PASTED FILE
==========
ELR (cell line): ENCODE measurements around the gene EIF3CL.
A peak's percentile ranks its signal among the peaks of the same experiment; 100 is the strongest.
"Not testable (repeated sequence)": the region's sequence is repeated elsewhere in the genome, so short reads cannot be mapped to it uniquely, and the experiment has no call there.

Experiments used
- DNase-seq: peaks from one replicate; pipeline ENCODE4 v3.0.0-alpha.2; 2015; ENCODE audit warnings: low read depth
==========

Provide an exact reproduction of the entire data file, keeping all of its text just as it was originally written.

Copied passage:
ELR (cell line): ENCODE measurements around the gene EIF3CL.
A peak's percentile ranks its signal among the peaks of the same experiment; 100 is the strongest.
"Not testable (repeated sequence)": the region's sequence is repeated elsewhere in the genome, so short reads cannot be mapped to it uniquely, and the experiment has no call there.

Experiments used
- DNase-seq: peaks from one replicate; pipeline ENCODE4 v3.0.0-alpha.2; 2015; ENCODE audit warnings: low read depth